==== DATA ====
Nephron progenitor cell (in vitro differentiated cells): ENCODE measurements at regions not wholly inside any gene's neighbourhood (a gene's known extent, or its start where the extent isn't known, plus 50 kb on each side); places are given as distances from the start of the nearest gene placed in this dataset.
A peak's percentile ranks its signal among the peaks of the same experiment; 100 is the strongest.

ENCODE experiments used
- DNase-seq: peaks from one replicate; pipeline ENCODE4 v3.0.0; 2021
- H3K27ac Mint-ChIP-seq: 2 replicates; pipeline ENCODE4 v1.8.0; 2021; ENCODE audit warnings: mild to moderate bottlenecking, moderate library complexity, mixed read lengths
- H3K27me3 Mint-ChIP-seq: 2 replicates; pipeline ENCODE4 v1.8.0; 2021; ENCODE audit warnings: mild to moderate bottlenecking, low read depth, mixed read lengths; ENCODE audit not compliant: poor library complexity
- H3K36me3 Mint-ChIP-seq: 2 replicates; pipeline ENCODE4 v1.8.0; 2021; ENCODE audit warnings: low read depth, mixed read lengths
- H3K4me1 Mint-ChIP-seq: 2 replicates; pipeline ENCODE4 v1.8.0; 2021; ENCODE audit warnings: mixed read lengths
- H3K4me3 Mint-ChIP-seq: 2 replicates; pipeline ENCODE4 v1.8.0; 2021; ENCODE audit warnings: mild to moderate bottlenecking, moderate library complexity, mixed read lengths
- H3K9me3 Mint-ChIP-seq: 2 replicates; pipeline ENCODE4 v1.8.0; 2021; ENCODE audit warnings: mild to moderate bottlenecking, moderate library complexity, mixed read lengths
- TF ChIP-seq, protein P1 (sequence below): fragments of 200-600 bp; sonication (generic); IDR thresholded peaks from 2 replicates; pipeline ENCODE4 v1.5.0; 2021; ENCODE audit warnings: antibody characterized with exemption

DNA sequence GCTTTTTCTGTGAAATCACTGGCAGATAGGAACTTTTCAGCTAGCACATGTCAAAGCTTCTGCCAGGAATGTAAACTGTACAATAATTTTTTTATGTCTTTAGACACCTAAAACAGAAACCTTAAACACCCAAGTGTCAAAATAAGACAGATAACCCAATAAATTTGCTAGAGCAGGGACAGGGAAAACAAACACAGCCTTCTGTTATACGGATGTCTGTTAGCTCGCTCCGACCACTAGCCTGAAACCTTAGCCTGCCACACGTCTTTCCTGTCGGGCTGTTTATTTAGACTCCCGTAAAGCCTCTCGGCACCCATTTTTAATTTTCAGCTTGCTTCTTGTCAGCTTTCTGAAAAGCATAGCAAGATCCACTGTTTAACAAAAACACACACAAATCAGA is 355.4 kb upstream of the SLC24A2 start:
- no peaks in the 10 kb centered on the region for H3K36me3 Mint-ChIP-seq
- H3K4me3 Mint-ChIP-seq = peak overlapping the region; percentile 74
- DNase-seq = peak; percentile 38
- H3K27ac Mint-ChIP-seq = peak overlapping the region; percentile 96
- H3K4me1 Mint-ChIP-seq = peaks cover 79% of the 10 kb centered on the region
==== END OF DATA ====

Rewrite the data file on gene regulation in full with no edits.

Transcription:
Nephron progenitor cell (in vitro differentiated cells): ENCODE measurements at regions not wholly inside any gene's neighbourhood (a gene's known extent, or its start where the extent isn't known, plus 50 kb on each side); places are given as distances from the start of the nearest gene placed in this dataset.
A peak's percentile ranks its signal among the peaks of the same experiment; 100 is the strongest.

ENCODE experiments used
- DNase-seq: peaks from one replicate; pipeline ENCODE4 v3.0.0; 2021
- H3K27ac Mint-ChIP-seq: 2 replicates; pipeline ENCODE4 v1.8.0; 2021; ENCODE audit warnings: mild to moderate bottlenecking, moderate library complexity, mixed read lengths
- H3K27me3 Mint-ChIP-seq: 2 replicates; pipeline ENCODE4 v1.8.0; 2021; ENCODE audit warnings: mild to moderate bottlenecking, low read depth, mixed read lengths; ENCODE audit not compliant: poor library complexity
- H3K36me3 Mint-ChIP-seq: 2 replicates; pipeline ENCODE4 v1.8.0; 2021; ENCODE audit warnings: low read depth, mixed read lengths
- H3K4me1 Mint-ChIP-seq: 2 replicates; pipeline ENCODE4 v1.8.0; 2021; ENCODE audit warnings: mixed read lengths
- H3K4me3 Mint-ChIP-seq: 2 replicates; pipeline ENCODE4 v1.8.0; 2021; ENCODE audit warnings: mild to moderate bottlenecking, moderate library complexity, mixed read lengths
- H3K9me3 Mint-ChIP-seq: 2 replicates; pipeline ENCODE4 v1.8.0; 2021; ENCODE audit warnings: mild to moderate bottlenecking, moderate library complexity, mixed read lengths
- TF ChIP-seq, protein P1 (sequence below): fragments of 200-600 bp; sonication (generic); IDR thresholded peaks from 2 replicates; pipeline ENCODE4 v1.5.0; 2021; ENCODE audit warnings: antibody characterized with exemption

DNA sequence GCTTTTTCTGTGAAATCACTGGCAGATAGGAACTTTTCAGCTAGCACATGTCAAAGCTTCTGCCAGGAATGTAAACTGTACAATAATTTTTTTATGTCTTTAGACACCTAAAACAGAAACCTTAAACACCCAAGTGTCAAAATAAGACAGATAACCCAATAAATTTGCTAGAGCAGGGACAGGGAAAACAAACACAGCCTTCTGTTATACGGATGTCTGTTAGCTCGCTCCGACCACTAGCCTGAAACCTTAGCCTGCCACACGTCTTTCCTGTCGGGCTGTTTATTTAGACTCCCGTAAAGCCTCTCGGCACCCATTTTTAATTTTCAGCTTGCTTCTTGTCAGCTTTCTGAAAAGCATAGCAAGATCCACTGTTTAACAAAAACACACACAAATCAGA is 355.4 kb upstream of the SLC24A2 start:
- no peaks in the 10 kb centered on the region for H3K36me3 Mint-ChIP-seq
- H3K4me3 Mint-ChIP-seq = peak overlapping the region; percentile 74
- DNase-seq = peak; percentile 38
- H3K27ac Mint-ChIP-seq = peak overlapping the region; percentile 96
- H3K4me1 Mint-ChIP-seq = peaks cover 79% of the 10 kb centered on the region